Entrepreneurs: 3 tips for selling or transferring your company in Switzerland

    Entrepreneurs: 3 tips for selling or transferring your company in Switzerland
    Maxime Dubouloz - Corporate Advisory Director

    Maxime Dubouloz

    Corporate Advisory Director
    Jules Boudrand - Corporate Advisory Director

    Jules Boudrand

    Corporate Advisory Director

    35,000. That's how many family-owned businesses will be sold to someone outside the family in Switzerland over the next five years. This number includes nearly 2,000 small or medium-sized businesses in the French-speaking part of the country. Behind these statistics, the reality is inevitably varied and every business owner has their own story to tell.

    Nevertheless, there is a consistent thread running through our experience of supporting sale, acquisition and valuation processes for Swiss companies over the past 15 years. Entrepreneurs can often underestimate the complexities of business succession. It is something that most have never done before and may never do again.

    Our suggestions are not meant to cause concern. Rather, the message we want to convey is that it would be a shame to successfully build up a business, sometimes over a whole lifetime, and then fail to optimise the succession arrangements.

    Here are three things to think about to maximise your chances of success when selling or passing on a business in Switzerland.


    1. Think about succession well ahead of time

    The first key to getting succession right is planning ahead. It is important to draw a distinction between "wanting" to transfer your business and "being ready" to do so. Effective preparation can have a considerable impact on the conditions in which a business is passed on.

    There are three distinct aspects to this preparatory phase.


    Prepare yourself personally

    Entrepreneurs need to be very clear about their reasons for selling or transferring their business. What is your plan? Keep working, scale back or step back entirely? What are the motivations that lie behind your choice?

    The answers will provide valuable insights into the steps that you as the business owner should take and potentially how the transition should unfold. This period generally lasts between six months and a year.

    We advise against lengthy transition periods. This can be a tricky time, particularly for the former owner, who now has an unfamiliar and potentially uncomfortable role: dealing every day with the new owner and their team.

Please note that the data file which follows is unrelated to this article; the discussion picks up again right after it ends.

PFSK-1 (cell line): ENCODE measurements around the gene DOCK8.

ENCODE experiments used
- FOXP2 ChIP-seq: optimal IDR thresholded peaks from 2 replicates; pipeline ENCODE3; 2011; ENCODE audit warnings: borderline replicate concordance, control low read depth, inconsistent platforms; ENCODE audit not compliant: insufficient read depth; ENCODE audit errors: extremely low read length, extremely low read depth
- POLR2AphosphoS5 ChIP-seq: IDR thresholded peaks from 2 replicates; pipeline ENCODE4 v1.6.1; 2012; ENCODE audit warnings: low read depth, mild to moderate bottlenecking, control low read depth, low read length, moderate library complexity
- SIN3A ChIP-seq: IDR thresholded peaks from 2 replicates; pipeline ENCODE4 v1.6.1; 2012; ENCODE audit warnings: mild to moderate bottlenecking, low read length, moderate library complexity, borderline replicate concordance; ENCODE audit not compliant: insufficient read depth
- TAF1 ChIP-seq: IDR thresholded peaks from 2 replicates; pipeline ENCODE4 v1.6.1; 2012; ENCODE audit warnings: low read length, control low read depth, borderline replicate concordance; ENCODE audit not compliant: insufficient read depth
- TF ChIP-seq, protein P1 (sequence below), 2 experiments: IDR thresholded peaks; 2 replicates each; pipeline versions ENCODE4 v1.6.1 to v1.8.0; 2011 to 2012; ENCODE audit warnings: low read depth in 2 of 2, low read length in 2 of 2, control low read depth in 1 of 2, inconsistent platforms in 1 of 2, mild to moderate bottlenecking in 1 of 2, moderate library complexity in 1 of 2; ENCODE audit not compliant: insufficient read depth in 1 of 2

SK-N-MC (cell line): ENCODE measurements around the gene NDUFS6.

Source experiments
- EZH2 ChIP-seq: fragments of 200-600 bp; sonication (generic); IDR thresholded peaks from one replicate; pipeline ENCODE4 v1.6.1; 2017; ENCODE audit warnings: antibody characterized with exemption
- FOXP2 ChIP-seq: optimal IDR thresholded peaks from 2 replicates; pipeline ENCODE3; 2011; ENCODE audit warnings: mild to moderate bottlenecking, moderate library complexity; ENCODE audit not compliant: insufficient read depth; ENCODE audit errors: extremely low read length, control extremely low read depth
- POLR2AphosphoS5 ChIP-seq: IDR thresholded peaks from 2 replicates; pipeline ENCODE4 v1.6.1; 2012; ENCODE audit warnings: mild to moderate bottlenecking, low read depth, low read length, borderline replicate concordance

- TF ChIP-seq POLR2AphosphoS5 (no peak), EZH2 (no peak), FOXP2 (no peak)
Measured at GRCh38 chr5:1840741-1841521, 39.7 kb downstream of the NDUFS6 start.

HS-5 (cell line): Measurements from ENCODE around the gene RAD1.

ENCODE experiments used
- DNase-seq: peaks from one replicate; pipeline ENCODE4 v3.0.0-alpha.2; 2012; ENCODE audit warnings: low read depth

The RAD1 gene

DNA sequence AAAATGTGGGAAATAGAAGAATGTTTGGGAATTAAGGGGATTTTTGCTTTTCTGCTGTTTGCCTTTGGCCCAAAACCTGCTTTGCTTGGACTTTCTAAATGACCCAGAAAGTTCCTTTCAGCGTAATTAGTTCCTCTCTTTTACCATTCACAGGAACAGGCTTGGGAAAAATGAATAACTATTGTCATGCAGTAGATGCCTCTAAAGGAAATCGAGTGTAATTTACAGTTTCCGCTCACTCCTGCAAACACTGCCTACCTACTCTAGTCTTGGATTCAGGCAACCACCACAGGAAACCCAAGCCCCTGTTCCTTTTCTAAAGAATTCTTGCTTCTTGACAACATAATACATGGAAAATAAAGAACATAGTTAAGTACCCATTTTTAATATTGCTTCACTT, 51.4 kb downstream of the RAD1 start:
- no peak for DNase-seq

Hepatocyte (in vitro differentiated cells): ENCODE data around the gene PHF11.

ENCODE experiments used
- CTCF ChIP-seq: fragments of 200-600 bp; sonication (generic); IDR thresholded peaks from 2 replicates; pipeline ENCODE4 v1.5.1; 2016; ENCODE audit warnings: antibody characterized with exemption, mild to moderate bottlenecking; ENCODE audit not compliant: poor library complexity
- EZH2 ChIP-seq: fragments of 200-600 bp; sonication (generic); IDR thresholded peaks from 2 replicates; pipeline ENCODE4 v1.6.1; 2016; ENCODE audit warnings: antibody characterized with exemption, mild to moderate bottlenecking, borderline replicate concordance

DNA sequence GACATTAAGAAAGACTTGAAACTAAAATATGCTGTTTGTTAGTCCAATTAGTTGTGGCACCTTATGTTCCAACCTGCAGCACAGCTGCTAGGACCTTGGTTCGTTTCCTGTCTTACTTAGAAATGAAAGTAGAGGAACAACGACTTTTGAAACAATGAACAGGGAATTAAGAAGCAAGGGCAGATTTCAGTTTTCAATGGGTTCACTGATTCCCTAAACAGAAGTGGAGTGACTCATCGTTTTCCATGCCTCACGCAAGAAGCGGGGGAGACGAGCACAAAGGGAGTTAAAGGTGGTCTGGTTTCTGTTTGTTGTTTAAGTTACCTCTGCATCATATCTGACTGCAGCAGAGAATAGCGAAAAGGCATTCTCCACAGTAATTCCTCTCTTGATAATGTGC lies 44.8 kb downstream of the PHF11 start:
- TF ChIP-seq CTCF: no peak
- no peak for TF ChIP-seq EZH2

Anticipate issues for your family

    Selling or transferring a business often involves formalising the implications for the transferring owner's family beforehand. This applies not only to questions of lifetime gifts and inheritance, but also to preserving governance structures in the event of a transfer within the family.

    Let's look at an example of a father of two who wanted to transfer his company to his daughter. His son had no interest in taking over or getting involved with the family business. Despite this harmonious understanding, we made them all aware of the importance of drawing up an effective contract. This is because if the father had died suddenly, the son would have found himself in possession of half the company, a situation which no one – including himself – wanted.


    Structuring your business

    This final phase of preparation is all about the actual object of the transfer: the business itself. A company that is readying itself for sale needs robust processes and a clear organisational structure. If these are not in place, that should be remedied, much like putting your house in order before entertaining guests.

    Are the contracts with employees, customers and suppliers properly drafted? Is there a second or third in command capable of stepping up to run the business? Does the company rely on certain key individuals? These are just a few examples of areas where time and attention are needed to maintain the image of the business.

    The aim is to have an attractive, coherent story to tell future buyers. It is generally at this stage that professional advice can add significant value in optimising the conditions for succession. This is the subject of our second recommendation.

    It is important to draw a distinction between "wanting" to transfer your business and "being ready" to do so